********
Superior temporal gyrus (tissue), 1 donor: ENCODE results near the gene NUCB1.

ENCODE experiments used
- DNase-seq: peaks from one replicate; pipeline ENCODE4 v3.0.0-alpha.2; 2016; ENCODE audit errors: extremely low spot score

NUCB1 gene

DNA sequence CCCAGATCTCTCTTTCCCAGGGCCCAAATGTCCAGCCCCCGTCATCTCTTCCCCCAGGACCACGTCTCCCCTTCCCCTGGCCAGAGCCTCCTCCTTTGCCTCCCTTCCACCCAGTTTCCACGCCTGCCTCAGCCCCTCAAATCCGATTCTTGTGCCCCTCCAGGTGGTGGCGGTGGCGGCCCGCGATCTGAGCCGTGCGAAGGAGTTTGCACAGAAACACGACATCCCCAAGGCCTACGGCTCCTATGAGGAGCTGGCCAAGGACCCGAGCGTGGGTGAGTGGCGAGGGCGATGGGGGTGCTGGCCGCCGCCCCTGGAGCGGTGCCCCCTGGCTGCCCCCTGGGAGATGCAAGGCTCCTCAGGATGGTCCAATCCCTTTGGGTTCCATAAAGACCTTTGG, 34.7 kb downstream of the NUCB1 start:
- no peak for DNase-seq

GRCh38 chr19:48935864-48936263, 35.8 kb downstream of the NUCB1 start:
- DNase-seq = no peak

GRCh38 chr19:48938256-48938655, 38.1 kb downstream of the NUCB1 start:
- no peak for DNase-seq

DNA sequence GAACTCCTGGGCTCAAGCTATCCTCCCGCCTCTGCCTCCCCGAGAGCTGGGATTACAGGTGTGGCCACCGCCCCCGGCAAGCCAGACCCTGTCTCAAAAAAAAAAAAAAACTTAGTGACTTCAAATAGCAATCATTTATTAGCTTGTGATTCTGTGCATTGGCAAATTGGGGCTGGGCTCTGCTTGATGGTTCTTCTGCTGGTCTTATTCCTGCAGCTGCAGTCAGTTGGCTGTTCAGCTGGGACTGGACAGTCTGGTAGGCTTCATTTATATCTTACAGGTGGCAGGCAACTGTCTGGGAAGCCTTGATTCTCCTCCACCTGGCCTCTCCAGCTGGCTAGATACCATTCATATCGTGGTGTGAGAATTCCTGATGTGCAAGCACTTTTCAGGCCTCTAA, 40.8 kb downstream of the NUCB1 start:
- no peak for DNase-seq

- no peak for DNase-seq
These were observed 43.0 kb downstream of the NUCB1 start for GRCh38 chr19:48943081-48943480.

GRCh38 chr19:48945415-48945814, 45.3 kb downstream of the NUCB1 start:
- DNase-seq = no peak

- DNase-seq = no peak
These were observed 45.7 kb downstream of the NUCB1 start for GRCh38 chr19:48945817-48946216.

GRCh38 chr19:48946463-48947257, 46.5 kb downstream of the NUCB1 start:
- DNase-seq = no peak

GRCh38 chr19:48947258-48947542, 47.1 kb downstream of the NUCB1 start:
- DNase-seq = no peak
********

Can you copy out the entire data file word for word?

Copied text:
Superior temporal gyrus (tissue), 1 donor: ENCODE results near the gene NUCB1.

ENCODE experiments used
- DNase-seq: peaks from one replicate; pipeline ENCODE4 v3.0.0-alpha.2; 2016; ENCODE audit errors: extremely low spot score

NUCB1 gene

DNA sequence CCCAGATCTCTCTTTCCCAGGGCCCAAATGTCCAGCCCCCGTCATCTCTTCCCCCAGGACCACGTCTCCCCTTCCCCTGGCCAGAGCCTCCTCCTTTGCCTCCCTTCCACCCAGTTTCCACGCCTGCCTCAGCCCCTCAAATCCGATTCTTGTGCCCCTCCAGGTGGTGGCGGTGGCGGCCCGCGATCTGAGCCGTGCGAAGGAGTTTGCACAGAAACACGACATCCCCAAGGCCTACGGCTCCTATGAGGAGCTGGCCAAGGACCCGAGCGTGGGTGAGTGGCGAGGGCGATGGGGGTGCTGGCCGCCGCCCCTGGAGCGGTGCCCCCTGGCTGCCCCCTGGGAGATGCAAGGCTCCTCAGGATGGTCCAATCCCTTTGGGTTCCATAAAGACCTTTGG, 34.7 kb downstream of the NUCB1 start:
- no peak for DNase-seq

GRCh38 chr19:48935864-48936263, 35.8 kb downstream of the NUCB1 start:
- DNase-seq = no peak

GRCh38 chr19:48938256-48938655, 38.1 kb downstream of the NUCB1 start:
- no peak for DNase-seq

DNA sequence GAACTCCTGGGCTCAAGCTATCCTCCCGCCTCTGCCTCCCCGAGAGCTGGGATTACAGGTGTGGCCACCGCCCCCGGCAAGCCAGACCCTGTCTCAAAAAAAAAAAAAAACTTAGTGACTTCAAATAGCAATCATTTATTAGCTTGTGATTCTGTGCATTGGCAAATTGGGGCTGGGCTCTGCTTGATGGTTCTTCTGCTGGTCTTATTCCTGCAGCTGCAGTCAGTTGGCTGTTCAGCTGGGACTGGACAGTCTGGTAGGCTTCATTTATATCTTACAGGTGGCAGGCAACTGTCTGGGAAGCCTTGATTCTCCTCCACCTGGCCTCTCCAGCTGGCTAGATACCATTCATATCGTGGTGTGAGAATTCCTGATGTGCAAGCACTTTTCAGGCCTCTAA, 40.8 kb downstream of the NUCB1 start:
- no peak for DNase-seq

- no peak for DNase-seq
These were observed 43.0 kb downstream of the NUCB1 start for GRCh38 chr19:48943081-48943480.

GRCh38 chr19:48945415-48945814, 45.3 kb downstream of the NUCB1 start:
- DNase-seq = no peak

- DNase-seq = no peak
These were observed 45.7 kb downstream of the NUCB1 start for GRCh38 chr19:48945817-48946216.

GRCh38 chr19:48946463-48947257, 46.5 kb downstream of the NUCB1 start:
- DNase-seq = no peak

GRCh38 chr19:48947258-48947542, 47.1 kb downstream of the NUCB1 start:
- DNase-seq = no peak